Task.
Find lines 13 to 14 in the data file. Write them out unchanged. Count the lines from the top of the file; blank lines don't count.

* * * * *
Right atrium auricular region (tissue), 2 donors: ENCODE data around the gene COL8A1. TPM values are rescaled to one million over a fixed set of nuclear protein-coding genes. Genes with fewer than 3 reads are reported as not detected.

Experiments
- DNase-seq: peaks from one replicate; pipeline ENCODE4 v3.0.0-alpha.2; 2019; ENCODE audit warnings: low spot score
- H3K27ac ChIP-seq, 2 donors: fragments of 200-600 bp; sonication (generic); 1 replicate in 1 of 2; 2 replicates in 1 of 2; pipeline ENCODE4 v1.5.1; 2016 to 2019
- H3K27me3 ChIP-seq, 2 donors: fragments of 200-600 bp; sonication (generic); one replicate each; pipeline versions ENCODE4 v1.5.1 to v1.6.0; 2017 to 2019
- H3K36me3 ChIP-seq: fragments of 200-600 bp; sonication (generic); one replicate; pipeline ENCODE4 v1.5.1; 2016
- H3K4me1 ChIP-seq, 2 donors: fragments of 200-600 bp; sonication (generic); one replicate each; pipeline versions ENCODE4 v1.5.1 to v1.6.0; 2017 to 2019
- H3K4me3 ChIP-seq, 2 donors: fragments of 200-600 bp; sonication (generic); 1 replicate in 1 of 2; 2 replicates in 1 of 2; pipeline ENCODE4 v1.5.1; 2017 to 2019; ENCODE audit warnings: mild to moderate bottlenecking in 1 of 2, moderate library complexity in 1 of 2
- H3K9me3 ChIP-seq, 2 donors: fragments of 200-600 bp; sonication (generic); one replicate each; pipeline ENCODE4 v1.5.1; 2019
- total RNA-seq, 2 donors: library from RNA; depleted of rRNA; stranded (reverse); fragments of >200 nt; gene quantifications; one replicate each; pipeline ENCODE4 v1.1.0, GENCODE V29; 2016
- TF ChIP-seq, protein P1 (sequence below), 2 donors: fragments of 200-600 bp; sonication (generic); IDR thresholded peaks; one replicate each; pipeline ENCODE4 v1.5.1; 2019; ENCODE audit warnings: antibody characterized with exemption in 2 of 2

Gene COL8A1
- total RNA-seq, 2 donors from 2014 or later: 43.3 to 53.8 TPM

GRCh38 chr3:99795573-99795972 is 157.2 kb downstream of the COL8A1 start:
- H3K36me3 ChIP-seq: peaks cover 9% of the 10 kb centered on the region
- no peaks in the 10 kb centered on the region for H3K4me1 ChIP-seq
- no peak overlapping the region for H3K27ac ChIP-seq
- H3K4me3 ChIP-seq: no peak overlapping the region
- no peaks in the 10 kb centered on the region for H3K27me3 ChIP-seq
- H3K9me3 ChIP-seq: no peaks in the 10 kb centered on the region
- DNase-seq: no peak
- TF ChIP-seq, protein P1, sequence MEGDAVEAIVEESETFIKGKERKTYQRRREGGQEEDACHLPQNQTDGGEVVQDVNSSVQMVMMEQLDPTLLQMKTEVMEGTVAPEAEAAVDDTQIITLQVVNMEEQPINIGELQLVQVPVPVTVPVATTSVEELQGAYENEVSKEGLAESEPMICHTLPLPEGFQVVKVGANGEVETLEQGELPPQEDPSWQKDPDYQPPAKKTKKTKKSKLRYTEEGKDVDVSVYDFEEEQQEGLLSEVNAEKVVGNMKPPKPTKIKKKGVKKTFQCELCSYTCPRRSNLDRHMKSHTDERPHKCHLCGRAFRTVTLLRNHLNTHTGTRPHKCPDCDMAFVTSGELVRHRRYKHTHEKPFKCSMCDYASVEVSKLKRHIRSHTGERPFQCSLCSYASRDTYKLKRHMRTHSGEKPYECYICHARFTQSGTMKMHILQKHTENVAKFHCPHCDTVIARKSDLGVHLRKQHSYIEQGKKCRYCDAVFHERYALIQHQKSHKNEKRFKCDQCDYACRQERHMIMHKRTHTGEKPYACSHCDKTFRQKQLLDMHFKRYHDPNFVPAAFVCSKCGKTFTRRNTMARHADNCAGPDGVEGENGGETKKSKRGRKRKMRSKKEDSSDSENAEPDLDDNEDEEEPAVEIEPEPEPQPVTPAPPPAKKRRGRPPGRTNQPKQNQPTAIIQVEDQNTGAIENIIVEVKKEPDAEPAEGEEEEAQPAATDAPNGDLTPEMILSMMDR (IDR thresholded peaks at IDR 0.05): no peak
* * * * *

- total RNA-seq, 2 donors from 2014 or later: 43.3 to 53.8 TPM

GRCh38 chr3:99795573-99795972 is 157.2 kb downstream of the COL8A1 start: